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Meghan Sterling
Sensational Start LLC
Boise ID
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35.  RE: Why are we still doing the calendar?

Posted 06-27-2017 09:07 PM
Thank you for starting this interesting conversation! I have been torn on the use of calendars for some time. Time is such an abstract concept for young children.  I appreciate the ideas for better uses of morning meetings!

One concern I have in calendar use is the physical calendar itself. Using a calendar in which the date number is added each day does not allow the user to look ahead in time. (These are the laminated calendars available through teacher supplies.) Adults and older children use calendars to mark future events or refer back to previous ones. No one writes the dates as they go! How confusing that would be to schedule a dentist appointment :)   Using a regular calendar with all numbers printed seems much more authentic and helps children see the calendar as a measurement tool.  I do use a calendar, but try to keep its use authentic. I print a large 12 month paper calendar (dates included) starting with August each year with all children's birthday's included as well as events other events important to the school. We cross off the days as they happen, pencil in upcoming events, record when we started an experiment, or anything important that comes up that we might want to remember. The children are invited to flip through the calendar and like to see when their birthdays are - that's the most event important, of course!

What I plan on adding to our calendar next year are picture icons representing what always happens on Monday, Tuesday, etc. The children do notice the patterns of events during week so perhaps adding these to the calendar will make this visual tool more meaningful.

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Julie Miller
Lafayette LA
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36.  RE: Why are we still doing the calendar?

Posted 06-28-2017 10:26 PM
I agree that 40 minutes of calendar time is not developmentally appropriate. I also would not recommend it until children are in a four year old group. My calendar had the basic framework. The rest of it was done with the class. The days of the week were printed there. I did not use the numerals from commercial companies. I wrote the numerals on construction paper. I put up the day as each one occurred. So today was June 28th. The "28" would be printed so the children could see me write it.  At the beginning of the year I used a color pattern. 1 was green. 2 was yellow. 3 was green. 4 was yellow. The next day I asked the children what the next color would be and then wrote the numeral. I moved my finger from that numeral to the top where the day of he week was listed. Then I used my other finger to begin with Sunday until we reached the day for today. "Today is Thursday, June 28."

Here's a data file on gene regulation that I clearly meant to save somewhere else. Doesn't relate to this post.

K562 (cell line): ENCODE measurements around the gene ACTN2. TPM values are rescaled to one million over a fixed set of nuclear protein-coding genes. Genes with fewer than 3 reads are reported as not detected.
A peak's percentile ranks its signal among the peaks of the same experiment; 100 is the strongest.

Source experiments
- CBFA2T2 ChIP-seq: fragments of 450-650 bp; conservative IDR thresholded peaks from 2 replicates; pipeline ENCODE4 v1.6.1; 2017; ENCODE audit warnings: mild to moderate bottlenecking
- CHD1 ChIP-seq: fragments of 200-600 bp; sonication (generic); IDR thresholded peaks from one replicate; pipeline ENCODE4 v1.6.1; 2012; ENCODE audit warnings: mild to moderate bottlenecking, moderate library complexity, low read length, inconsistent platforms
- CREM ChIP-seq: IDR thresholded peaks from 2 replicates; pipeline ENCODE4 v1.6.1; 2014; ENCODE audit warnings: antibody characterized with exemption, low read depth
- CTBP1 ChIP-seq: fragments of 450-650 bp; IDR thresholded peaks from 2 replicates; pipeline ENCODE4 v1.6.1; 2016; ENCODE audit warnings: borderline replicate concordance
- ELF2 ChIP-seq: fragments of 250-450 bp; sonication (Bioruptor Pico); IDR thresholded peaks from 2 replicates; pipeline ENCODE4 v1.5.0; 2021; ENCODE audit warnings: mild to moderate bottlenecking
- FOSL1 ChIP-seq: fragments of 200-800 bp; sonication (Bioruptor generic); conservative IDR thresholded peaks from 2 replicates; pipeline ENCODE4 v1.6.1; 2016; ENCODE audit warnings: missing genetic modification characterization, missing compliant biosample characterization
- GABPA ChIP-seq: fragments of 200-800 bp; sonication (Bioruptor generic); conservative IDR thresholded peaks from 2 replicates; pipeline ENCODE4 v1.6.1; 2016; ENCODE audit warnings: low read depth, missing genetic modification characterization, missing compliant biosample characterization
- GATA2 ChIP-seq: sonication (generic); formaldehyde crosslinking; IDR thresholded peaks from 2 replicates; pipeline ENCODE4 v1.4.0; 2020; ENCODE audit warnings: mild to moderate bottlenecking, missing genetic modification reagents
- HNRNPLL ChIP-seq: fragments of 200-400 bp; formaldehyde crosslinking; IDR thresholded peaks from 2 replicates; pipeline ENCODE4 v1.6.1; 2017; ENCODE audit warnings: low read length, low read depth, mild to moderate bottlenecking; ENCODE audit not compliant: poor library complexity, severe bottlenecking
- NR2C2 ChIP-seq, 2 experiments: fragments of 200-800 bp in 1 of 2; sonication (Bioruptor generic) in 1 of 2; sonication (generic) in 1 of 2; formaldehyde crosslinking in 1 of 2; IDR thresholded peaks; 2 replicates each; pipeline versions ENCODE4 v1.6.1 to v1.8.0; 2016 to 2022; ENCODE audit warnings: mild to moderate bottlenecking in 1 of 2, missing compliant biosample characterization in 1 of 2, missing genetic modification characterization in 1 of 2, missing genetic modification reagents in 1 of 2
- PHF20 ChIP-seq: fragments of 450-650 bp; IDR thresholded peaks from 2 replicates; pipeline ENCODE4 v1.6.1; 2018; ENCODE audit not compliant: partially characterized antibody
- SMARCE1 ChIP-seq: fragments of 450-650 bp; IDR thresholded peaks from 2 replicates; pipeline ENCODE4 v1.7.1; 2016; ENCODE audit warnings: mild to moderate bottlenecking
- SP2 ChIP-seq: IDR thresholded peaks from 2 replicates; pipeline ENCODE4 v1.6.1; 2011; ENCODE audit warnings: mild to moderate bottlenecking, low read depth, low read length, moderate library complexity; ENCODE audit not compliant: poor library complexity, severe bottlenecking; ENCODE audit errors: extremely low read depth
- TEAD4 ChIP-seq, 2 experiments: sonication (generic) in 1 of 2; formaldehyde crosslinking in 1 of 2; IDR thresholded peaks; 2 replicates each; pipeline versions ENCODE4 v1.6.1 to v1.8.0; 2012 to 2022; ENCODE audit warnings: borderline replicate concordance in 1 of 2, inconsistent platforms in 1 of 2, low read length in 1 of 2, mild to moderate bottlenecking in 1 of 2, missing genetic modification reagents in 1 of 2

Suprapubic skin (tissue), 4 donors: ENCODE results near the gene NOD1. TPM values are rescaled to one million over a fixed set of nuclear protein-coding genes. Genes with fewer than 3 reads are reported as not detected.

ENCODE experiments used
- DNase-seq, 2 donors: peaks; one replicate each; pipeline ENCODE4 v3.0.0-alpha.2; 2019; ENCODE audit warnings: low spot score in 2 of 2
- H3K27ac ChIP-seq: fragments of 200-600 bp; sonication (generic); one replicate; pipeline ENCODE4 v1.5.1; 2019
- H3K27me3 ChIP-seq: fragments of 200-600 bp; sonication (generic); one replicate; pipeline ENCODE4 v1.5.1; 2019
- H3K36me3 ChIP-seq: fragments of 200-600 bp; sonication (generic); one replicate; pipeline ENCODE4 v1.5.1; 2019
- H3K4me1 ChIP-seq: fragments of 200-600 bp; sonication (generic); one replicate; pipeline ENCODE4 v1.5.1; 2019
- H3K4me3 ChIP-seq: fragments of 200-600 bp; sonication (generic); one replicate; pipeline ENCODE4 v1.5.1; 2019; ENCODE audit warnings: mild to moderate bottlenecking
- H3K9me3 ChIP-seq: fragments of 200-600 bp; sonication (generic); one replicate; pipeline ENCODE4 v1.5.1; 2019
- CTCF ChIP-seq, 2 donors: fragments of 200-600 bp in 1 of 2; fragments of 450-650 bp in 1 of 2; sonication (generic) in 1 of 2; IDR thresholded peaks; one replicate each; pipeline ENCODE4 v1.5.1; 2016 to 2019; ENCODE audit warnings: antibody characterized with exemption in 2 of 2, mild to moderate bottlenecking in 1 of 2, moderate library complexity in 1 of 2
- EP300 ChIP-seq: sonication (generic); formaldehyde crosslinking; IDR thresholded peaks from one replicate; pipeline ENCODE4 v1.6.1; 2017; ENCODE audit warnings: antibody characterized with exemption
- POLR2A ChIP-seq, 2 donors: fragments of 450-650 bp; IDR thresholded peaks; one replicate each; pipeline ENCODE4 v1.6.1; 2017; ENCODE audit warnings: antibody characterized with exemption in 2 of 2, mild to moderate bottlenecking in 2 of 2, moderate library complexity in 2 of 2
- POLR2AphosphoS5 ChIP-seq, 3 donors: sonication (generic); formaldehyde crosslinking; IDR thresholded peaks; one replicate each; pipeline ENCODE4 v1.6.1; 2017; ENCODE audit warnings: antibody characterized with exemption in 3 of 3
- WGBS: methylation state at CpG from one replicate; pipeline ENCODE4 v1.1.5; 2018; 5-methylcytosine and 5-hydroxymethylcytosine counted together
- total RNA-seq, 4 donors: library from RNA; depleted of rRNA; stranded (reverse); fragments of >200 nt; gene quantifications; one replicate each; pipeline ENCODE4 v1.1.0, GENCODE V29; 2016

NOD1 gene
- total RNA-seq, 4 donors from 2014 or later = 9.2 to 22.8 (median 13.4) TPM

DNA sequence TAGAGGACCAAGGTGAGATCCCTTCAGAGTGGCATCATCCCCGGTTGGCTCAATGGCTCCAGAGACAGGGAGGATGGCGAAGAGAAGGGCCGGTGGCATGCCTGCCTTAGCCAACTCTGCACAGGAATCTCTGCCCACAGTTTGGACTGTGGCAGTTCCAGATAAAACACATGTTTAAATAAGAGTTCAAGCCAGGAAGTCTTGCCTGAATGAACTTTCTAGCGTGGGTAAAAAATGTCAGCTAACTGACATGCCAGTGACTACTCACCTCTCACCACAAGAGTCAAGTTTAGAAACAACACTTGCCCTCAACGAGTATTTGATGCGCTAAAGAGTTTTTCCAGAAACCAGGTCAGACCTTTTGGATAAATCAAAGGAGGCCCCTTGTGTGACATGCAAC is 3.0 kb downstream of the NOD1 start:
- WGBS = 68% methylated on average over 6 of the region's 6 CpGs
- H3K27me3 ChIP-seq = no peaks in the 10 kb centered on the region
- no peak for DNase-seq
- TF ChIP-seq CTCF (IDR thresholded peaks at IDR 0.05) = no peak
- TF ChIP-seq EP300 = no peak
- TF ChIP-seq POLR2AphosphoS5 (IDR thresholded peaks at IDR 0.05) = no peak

Done is a few minutes. The next month I used a different color two pattern, green, green, yellow  or a completely new three different color pattern. Children were learning patterns. They were counting up to 30 or 31. By the end of the year some children could count to 39 because they had learned the pattern when we get to 9 the next number is the next highest  in the tens. Counting on a calendar is not rote counting. It is forward number word sequence.  These are math standards for number (counting) and algebra (which is patterns and classification for the youngest children).
I did very little with weather until later in the year. We made a graph. Each child had a turn being the weather reporter. They went to the window and reported back if it was sunny, cloudy, or rainy. Then they drew the sun or a cloud or rain drops on a square of paper. Or if it was sunny, or cloudy, or snowy. At the end of the month we had a discussion of which type of weather was the most, etc. I kept the graph and at the end of the following month we compared the two months. We noticed that April had more rainy days and May had more sunny days. This is the science standard of observing and the math standard for data analysis (graphing).

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Marie Kielty
Early Math Consultant
Chicago, IL

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37.  RE: Why are we still doing the calendar?

Posted 06-30-2017 07:45 PM
​To me, I would ask what are you trying to accomplish with the calendar activity?  Is there a more meaningful and appropriate way to accomplish that goal?  Are the children really learning what your trying to teach or is it just "rote" like one of the other posters commented?  During my career in ECE I've developed several of what my colleagues called "canned speeches" on several topics and rote learning was one of them.  Its not real learning in that while you are providing the children with the information, it has no context to them and they will not/cannot apply it to other aspects of the environment and their lives.